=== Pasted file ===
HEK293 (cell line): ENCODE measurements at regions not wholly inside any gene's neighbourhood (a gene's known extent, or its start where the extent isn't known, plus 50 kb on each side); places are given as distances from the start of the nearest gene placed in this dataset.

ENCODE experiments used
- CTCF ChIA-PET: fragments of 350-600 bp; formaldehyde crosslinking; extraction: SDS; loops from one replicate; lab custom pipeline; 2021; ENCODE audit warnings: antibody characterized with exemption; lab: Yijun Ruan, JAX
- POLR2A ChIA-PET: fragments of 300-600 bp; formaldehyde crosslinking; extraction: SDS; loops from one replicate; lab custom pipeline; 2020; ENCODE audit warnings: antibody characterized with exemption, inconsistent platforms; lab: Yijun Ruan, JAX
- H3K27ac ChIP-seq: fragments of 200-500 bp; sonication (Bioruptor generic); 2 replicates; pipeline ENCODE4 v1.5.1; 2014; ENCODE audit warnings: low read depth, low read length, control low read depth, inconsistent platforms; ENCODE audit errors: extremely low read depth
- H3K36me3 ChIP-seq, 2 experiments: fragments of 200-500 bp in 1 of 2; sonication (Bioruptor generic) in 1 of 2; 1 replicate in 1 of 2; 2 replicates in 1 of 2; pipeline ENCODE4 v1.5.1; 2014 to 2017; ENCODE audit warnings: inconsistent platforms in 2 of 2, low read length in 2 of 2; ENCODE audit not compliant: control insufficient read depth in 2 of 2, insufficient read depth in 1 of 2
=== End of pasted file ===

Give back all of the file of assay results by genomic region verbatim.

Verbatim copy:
HEK293 (cell line): ENCODE measurements at regions not wholly inside any gene's neighbourhood (a gene's known extent, or its start where the extent isn't known, plus 50 kb on each side); places are given as distances from the start of the nearest gene placed in this dataset.

ENCODE experiments used
- CTCF ChIA-PET: fragments of 350-600 bp; formaldehyde crosslinking; extraction: SDS; loops from one replicate; lab custom pipeline; 2021; ENCODE audit warnings: antibody characterized with exemption; lab: Yijun Ruan, JAX
- POLR2A ChIA-PET: fragments of 300-600 bp; formaldehyde crosslinking; extraction: SDS; loops from one replicate; lab custom pipeline; 2020; ENCODE audit warnings: antibody characterized with exemption, inconsistent platforms; lab: Yijun Ruan, JAX
- H3K27ac ChIP-seq: fragments of 200-500 bp; sonication (Bioruptor generic); 2 replicates; pipeline ENCODE4 v1.5.1; 2014; ENCODE audit warnings: low read depth, low read length, control low read depth, inconsistent platforms; ENCODE audit errors: extremely low read depth
- H3K36me3 ChIP-seq, 2 experiments: fragments of 200-500 bp in 1 of 2; sonication (Bioruptor generic) in 1 of 2; 1 replicate in 1 of 2; 2 replicates in 1 of 2; pipeline ENCODE4 v1.5.1; 2014 to 2017; ENCODE audit warnings: inconsistent platforms in 2 of 2, low read length in 2 of 2; ENCODE audit not compliant: control insufficient read depth in 2 of 2, insufficient read depth in 1 of 2